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Fibre laser development for sensor applications

Mandal, J. (2005). Fibre laser development for sensor applications. (Unpublished Doctoral thesis, City, University of London)


This thesis focuses on the development of optical fibre Bragg grating based fibre- lasers for potential temperature sensor applications. The fabrication of both type I and type IIA Bragg gratings in B-Ge co-doped and Ge-doped photosensitive fibres was studied and their long-term temperature sustainability was evaluated. The optimisation of several wavelength-matched normal Bragg grating based fibre lasers was studied for sensor applications. The new sensor approach was developed using a full-in-fibre Bragg grating based laser for temperature measurement applications. A chirped fibre grating was used as the second reflector in the laser cavity to achieve temperature tuneable laser action with erbium-doped fibre as the gain medium of the laser. Normal type I or type IIA Bragg gratings were used as the sensing probes of the system, also forming the end reflector in the laser cavity. A special feature was that these gratings were fabricated in various high temperature sustainable photosensitive fibres to enhance the measurement range. The laser-based sensor was also characterised in terms of different values of applied strain to the chirped grating and the performance was compared under both active and passive operating conditions. The laser-based sensor approach was extended for the strain measurement applications when the normal grating was strained. The fabrication of type II chirped gratings was also studied, in order to create better sensor systems.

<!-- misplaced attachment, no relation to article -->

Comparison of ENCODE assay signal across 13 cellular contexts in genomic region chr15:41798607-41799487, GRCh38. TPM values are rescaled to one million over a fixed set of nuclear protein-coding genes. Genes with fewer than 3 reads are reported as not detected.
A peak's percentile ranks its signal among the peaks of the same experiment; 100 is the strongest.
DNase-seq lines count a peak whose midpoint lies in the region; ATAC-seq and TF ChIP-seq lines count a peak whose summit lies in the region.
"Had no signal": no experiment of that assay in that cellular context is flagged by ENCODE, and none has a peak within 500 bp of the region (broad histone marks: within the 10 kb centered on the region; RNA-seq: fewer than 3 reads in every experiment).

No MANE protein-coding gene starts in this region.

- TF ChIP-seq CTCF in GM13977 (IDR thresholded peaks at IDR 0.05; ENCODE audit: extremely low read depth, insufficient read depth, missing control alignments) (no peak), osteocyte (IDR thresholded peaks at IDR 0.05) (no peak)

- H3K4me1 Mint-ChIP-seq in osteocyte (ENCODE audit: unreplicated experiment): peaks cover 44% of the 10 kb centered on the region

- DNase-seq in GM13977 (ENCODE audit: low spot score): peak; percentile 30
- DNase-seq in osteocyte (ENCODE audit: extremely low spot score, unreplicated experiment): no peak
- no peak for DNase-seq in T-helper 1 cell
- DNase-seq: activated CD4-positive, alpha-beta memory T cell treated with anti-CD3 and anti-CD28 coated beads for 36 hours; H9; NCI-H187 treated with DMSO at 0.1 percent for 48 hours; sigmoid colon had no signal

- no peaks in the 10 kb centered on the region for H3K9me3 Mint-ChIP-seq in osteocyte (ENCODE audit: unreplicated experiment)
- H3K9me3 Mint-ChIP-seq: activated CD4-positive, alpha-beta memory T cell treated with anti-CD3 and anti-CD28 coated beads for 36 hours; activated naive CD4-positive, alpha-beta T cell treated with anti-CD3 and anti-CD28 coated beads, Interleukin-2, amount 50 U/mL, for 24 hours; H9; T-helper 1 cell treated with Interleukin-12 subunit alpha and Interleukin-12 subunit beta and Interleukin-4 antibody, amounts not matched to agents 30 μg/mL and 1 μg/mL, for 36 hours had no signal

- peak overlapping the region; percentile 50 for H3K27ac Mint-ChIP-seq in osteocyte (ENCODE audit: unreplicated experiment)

A detailed investigation into the output characteristics of a uniform wavelength- matched Bragg grating-based fibre laser was evaluated, with each individual Bragg grating acting as the reflector of the laser system, responding to temperature. An analytical model has been created, reflecting the relationship between the grating bandwidth and the temperature, under each of the operational conditions considered. The output characteristics of a very short cavity length fibre laser were analysed when it was tested in an oven. The single point laser-probe approach has been extended for multiplexed sensor applications and simultaneously multi-channel temperature information has been obtained over a wider measurement range. Finally, general conclusions on the work and recommendations for the future research have been made.

Publication Type: Thesis (Doctoral)
Subjects: Q Science > QA Mathematics
T Technology > TA Engineering (General). Civil engineering (General)
Departments: School of Science & Technology > Engineering
School of Science & Technology > School of Science & Technology Doctoral Theses
Doctoral Theses
[thumbnail of Mandal thesis 2005 PDF-A.pdf]
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